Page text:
Finding Happiness With the Help of Others

Finding Happiness


The latest research in maintaining the good life.

Happiness, or the pursuit of, is at a record low with declines in 21 states, according to the Gallup-Sharecare Well-Being Index. Dan Witters, research director with Gallup-Sharecare, said on The Gallup Podcast that 2017 is “the worst well-being year on record for the nation.”

Gallup-Sharecare measures well-being in five categories: purpose, social, financial, community and physical. The normal indicators that can drive down a well-being score, such as employment or a recession, don’t seem to factor into our unhappiness. Dan explains that Americans took a significant hit in social and purpose well-being and noted that poor mental health is increasing.

Yikes! Well, we certainly have our work cut out for us to improve things this year. Challenge accepted.

We have collected the latest in happiness research to show you that all is not lost. No matter how bad things can get politically, economically or emotionally, happiness is always a choice. 

Be a Social Butterfly

Good social skills—or the ability to appropriately interact with others—are important for our physical and mental health, and the lack thereof can lead to serious complications. According to a recent study from the University of Arizona, poor social skills were linked to loneliness and stress. Researchers noted that learning good social skills can improve both physical and mental health.

Happy Couples

People who are married, especially to their best friend, enjoy more life satisfaction over those who are unmarried, according to a study from the Vancouver School of Economics. This marital bliss isn’t just in the honeymoon stage, but throughout the span of the relationship. This serves people especially well in midlife when we start to feel that U-shaped dip in life satisfaction as stressors pile on. Couples who feel they are married to their best friend experience about twice as much contentment.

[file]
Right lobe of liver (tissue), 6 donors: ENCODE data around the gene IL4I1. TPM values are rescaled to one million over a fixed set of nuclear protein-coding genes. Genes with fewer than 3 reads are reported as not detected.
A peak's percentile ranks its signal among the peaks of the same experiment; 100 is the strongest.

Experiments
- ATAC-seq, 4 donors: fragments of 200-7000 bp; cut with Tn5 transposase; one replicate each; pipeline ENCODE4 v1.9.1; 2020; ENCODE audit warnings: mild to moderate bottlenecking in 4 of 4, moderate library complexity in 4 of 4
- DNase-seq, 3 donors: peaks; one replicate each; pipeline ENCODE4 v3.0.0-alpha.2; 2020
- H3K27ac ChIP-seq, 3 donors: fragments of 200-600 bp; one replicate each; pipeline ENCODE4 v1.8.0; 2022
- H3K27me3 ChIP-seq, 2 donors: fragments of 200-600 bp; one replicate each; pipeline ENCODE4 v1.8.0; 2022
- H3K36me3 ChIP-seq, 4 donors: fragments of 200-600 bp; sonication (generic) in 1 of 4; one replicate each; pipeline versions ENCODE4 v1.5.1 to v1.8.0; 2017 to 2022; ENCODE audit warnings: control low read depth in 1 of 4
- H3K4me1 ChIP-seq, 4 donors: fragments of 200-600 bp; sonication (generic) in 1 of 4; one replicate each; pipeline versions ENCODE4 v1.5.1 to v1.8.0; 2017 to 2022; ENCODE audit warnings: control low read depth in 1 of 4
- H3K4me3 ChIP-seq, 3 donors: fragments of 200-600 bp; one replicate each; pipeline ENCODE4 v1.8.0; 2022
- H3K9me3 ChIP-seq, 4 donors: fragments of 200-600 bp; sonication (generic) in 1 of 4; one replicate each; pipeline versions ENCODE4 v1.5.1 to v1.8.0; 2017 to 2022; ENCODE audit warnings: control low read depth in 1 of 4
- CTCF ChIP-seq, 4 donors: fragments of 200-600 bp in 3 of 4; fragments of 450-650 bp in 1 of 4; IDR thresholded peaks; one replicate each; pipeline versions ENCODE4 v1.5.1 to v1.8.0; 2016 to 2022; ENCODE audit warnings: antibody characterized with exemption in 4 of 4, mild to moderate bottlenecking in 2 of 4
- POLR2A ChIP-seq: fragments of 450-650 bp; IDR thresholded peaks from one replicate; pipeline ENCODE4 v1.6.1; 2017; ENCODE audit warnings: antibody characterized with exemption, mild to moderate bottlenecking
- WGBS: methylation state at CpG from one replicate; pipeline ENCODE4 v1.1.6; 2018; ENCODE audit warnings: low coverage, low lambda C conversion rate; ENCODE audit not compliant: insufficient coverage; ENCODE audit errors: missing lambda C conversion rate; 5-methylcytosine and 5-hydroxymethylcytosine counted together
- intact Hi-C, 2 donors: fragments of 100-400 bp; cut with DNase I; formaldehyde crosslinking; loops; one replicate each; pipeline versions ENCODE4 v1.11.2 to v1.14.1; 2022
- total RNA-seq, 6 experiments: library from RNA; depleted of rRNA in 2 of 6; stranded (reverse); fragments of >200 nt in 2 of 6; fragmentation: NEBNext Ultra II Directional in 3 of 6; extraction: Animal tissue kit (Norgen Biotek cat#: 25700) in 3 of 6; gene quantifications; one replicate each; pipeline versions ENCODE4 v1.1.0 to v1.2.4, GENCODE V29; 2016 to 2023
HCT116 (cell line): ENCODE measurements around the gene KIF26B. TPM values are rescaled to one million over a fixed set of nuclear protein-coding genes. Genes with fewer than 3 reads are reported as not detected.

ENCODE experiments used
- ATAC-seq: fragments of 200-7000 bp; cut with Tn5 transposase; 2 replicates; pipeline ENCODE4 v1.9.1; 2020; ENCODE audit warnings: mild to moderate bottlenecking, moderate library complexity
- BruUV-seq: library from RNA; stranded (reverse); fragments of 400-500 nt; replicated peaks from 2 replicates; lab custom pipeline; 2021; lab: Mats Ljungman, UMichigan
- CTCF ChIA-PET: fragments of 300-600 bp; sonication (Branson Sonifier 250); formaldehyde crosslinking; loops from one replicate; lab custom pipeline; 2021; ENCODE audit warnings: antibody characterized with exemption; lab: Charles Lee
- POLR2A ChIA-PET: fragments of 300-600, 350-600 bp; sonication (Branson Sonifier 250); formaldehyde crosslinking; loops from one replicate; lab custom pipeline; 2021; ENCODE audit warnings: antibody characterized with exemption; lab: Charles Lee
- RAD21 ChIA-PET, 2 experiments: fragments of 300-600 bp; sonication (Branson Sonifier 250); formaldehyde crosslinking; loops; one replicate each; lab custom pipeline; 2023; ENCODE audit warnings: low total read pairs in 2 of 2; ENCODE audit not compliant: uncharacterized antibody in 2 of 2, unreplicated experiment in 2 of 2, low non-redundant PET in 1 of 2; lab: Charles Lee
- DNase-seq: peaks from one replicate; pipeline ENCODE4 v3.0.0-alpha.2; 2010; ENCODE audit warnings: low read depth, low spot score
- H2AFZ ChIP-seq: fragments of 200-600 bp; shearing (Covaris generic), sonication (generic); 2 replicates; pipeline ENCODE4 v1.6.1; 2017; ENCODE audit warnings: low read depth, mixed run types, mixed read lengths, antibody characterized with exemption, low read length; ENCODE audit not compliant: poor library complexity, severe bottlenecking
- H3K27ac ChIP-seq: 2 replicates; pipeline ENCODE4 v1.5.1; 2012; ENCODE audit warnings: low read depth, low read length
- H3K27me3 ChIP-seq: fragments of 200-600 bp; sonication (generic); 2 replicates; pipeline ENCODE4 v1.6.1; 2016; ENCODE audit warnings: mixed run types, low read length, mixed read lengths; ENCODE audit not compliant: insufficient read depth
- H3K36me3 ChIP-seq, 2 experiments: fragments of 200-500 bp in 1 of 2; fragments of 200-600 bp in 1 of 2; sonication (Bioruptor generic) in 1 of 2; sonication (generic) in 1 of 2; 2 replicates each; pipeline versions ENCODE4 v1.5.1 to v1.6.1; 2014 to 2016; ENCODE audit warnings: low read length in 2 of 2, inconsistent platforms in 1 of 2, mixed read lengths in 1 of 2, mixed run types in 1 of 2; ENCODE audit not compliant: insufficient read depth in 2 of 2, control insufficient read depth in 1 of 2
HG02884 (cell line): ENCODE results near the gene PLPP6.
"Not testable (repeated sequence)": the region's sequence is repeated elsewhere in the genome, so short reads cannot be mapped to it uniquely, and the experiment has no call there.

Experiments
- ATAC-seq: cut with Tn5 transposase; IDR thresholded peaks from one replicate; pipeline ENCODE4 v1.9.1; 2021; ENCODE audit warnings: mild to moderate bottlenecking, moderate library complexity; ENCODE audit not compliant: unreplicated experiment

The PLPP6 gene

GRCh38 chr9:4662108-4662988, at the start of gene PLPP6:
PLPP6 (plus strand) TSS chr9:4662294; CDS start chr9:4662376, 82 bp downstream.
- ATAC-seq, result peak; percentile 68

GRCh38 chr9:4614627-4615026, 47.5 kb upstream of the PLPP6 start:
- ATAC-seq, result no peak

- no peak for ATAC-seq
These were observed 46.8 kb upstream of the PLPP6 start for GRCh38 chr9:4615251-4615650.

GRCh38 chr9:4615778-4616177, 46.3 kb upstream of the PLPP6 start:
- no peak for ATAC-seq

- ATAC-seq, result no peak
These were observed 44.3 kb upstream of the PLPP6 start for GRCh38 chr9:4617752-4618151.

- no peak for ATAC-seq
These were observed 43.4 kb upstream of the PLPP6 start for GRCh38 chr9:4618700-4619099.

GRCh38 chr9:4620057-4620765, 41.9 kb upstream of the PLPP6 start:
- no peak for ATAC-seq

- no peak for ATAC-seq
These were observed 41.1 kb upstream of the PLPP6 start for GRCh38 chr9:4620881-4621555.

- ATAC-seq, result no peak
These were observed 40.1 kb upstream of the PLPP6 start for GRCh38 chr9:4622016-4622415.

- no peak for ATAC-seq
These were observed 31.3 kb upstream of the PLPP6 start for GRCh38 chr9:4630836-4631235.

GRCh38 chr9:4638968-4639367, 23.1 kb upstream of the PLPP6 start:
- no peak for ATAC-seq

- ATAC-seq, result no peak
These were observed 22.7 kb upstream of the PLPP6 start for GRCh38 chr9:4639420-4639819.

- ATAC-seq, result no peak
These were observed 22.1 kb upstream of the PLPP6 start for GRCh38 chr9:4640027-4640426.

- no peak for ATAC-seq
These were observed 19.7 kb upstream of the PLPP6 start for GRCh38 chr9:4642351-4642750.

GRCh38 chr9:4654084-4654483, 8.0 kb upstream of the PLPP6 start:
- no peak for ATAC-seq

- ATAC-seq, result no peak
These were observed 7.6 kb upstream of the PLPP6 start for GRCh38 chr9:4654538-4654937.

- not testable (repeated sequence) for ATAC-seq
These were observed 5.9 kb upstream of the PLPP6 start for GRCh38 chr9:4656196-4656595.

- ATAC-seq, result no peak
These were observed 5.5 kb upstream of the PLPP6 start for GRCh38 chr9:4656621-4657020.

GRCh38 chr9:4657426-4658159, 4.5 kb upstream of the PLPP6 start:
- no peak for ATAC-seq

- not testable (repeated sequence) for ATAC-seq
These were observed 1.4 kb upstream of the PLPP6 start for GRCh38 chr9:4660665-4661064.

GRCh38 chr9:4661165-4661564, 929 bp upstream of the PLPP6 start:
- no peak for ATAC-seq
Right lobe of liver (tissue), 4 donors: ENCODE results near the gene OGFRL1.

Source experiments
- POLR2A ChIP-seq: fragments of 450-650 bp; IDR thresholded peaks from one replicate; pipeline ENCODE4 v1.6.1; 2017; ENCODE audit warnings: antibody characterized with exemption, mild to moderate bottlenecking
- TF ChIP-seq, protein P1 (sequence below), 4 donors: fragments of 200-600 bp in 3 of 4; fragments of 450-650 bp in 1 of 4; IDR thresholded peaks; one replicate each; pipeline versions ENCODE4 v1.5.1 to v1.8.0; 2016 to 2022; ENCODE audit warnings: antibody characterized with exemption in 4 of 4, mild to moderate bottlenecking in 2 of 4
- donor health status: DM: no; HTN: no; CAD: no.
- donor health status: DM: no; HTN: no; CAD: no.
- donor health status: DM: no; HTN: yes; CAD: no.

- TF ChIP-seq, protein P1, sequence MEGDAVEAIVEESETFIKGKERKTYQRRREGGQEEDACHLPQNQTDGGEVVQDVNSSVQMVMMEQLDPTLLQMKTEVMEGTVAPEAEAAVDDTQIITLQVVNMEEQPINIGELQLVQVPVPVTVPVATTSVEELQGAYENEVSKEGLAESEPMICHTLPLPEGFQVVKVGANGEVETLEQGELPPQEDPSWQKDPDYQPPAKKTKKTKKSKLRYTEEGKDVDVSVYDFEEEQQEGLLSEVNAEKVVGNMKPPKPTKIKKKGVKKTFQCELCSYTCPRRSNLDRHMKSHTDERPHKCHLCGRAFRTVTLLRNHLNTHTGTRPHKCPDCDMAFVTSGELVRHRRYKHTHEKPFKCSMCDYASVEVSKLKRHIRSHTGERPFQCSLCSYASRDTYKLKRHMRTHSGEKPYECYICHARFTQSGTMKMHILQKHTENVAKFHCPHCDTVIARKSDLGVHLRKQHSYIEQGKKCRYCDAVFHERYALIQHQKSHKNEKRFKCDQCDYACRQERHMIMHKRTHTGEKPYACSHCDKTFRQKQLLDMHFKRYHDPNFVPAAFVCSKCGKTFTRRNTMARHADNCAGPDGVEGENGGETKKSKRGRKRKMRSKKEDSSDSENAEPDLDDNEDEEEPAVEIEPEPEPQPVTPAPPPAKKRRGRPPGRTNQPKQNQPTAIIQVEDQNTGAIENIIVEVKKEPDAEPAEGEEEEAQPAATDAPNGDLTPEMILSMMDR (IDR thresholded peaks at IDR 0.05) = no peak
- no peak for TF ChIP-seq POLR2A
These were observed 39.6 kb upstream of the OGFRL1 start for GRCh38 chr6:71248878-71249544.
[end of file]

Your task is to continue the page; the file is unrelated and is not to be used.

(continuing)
All Together Now

If life has got you singing the blues, maybe try joining a choir to turn that frown upside down. A recent study from the University of East Anglia in England finds that singing in a group may be a great way to boost your mental health. Researchers monitored participants in the Sing Your Heart Out (SYHO) project who had had previous mental health issues reported less depression and anxiety. What’s more, the social aspects as well as the singing fostered greater feelings of belonging and well-being.

Learned Happiness

Earlier this year, Yale University's popular new course "Psychology and the Good Life," taught by Laurie Santos, Ph.D., broke an enrollment record with 1,200 students. Laurie says she started the class for three reasons: to share her knowledge of psychological science with the rest of the world, to help college students and to make herself a better person.

“Psychology has a lot to say about fixing human problems—from the big global ones to the tiny personal ones," she says. “This course is my attempt to critically synthesize what psychologists have learned so far about making our lives better, both on a global and local scale.”

For those who want to learn about the science of happiness without paying an Ivy League tuition bill, Laurie’s course is offered for free on Coursera.
 

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